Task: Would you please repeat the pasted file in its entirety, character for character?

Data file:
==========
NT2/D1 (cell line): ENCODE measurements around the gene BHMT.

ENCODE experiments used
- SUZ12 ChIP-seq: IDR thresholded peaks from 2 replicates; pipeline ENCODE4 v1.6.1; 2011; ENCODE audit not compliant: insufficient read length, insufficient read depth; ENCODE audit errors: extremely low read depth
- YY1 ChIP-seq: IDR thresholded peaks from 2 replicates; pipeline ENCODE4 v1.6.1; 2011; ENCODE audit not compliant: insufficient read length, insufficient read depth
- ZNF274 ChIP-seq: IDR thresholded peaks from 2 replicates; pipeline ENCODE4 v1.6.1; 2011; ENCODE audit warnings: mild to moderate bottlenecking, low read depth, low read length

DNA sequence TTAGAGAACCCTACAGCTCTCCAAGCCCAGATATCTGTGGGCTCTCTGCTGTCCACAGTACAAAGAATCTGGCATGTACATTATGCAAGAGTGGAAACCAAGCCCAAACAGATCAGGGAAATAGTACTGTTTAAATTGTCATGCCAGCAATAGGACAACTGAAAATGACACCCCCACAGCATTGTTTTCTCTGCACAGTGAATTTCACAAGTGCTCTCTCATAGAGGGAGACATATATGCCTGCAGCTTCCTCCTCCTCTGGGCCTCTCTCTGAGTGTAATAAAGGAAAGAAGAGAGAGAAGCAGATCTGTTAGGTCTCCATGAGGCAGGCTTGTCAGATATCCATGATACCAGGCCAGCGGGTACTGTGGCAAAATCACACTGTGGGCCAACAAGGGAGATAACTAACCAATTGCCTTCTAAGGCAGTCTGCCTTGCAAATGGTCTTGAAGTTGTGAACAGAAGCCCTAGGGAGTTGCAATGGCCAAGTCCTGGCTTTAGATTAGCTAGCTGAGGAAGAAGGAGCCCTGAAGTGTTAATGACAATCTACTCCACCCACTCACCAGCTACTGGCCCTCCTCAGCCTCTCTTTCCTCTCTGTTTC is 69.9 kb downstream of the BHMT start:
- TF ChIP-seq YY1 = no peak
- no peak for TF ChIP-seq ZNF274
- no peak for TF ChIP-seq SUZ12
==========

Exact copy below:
NT2/D1 (cell line): ENCODE measurements around the gene BHMT.

ENCODE experiments used
- SUZ12 ChIP-seq: IDR thresholded peaks from 2 replicates; pipeline ENCODE4 v1.6.1; 2011; ENCODE audit not compliant: insufficient read length, insufficient read depth; ENCODE audit errors: extremely low read depth
- YY1 ChIP-seq: IDR thresholded peaks from 2 replicates; pipeline ENCODE4 v1.6.1; 2011; ENCODE audit not compliant: insufficient read length, insufficient read depth
- ZNF274 ChIP-seq: IDR thresholded peaks from 2 replicates; pipeline ENCODE4 v1.6.1; 2011; ENCODE audit warnings: mild to moderate bottlenecking, low read depth, low read length

DNA sequence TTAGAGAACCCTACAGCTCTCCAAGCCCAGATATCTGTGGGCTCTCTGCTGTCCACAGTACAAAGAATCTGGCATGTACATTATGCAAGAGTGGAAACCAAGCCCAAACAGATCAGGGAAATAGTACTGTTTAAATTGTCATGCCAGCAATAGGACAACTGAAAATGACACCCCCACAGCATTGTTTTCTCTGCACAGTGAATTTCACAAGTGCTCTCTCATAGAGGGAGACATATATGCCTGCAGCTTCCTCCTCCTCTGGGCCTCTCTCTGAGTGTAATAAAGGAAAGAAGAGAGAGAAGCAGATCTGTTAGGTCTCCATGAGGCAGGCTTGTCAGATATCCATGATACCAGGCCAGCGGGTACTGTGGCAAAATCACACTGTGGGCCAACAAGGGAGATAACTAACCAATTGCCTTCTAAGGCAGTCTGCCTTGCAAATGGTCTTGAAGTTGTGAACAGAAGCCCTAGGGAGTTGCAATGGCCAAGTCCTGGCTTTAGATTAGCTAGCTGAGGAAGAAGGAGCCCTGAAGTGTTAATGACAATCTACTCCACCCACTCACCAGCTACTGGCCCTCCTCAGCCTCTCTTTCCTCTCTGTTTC is 69.9 kb downstream of the BHMT start:
- TF ChIP-seq YY1 = no peak
- no peak for TF ChIP-seq ZNF274
- no peak for TF ChIP-seq SUZ12